If you have the time to wait for it to cure, you can use just three plus coats of Waterlox Original satin sealer for a complete finished door. Make sure to wipe of excess oil (about 20-40 minutes after applying) before it turns gummy between coats. To get a smooth finish buff lightly between coats with a sanding sponge after previous coat completely hard and dried. The advantages of this finishing process are that it is one product, easy to repair scratches, and can be brushed or wiped on. The disadvantages of this are it takes much longer to cure and has odor until fully cured. You should consult Waterlox's website for further information. Take special note to read the Dry time of Waterlox Original Tung oil finishes.
The above recommendations are for interior doors only. For exteriors we prefer not to use typical urethane based products because they tend to yellow with age. We have not done much testing in exterior applications. Waterlox makes exterior glossy oil that can be used on its own. You could also use the above technique and substitute General Finishes High Performance Polyurethane Satin or Exterior 450 Satin for the final coats. For the most common type of application on exterior doors by professional painters we recommend the following: M.L. Campbell's Euro X, Prothane from Rudd, or Prolane from Sherwin Williams as a final top coat for a quick drying and durable finish; these finishes tend to have less problems with yellowing over time; these three finishes should be applied with a spray gun. Whatever finish you use it needs to be reapplied more often than the manufacture states that it will last. It is not unusual to have to do touch up coats on exterior wood doors every two to three years. Sometimes on new wood it needs to be redone after the first year. Sun is the greatest enemy to wood finishes. Wood doors need complete 100% protection from sun and water; do not depend on your finish to do this work on its own.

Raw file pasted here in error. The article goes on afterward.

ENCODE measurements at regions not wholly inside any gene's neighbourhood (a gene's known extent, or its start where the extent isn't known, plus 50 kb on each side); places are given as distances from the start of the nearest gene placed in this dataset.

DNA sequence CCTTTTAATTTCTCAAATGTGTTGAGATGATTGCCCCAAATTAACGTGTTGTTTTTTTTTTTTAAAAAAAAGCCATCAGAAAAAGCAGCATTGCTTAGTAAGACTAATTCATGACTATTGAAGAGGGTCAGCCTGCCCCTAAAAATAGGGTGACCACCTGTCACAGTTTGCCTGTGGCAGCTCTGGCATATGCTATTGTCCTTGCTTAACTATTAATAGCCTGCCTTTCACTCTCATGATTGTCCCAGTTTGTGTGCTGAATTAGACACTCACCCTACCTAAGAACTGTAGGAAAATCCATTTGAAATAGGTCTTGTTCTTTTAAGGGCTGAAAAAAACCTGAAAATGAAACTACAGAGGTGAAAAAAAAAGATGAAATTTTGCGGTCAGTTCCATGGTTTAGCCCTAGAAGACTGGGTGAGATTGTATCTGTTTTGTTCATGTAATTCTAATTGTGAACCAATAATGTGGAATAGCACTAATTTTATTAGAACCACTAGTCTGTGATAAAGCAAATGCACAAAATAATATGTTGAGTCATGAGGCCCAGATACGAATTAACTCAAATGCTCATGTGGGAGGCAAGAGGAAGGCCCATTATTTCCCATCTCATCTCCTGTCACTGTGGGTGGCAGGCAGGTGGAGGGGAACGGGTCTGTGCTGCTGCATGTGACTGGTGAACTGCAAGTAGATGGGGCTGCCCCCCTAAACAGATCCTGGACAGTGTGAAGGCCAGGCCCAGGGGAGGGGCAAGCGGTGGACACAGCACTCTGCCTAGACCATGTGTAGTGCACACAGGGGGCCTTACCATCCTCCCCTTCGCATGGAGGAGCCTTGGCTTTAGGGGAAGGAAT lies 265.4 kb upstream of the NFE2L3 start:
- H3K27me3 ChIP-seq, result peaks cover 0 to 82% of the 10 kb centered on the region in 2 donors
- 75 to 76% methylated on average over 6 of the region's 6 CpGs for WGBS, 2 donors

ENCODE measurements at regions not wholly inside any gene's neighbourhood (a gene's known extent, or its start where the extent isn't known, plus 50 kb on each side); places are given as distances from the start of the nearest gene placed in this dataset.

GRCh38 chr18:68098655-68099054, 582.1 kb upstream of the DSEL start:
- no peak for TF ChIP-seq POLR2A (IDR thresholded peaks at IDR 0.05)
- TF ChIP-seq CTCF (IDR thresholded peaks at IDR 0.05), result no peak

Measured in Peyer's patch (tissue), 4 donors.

Note of caution- Do not use water based finishes (even if applied over oil based sealer coat) on pickle wood or any wood that may have salts, brine, or oil in it. Although we like water based finishes for the user friendly safe aspect and quick drying, oil based finishes as a whole and lacquer seem to have more predictable and perfect results when used by a professional. Since reclaimed lumber's previous life was sometimes unknown, one may get more finish failures and undesirable results with water based finishes.
Here are some common mistakes with finishing reclaimed lumber: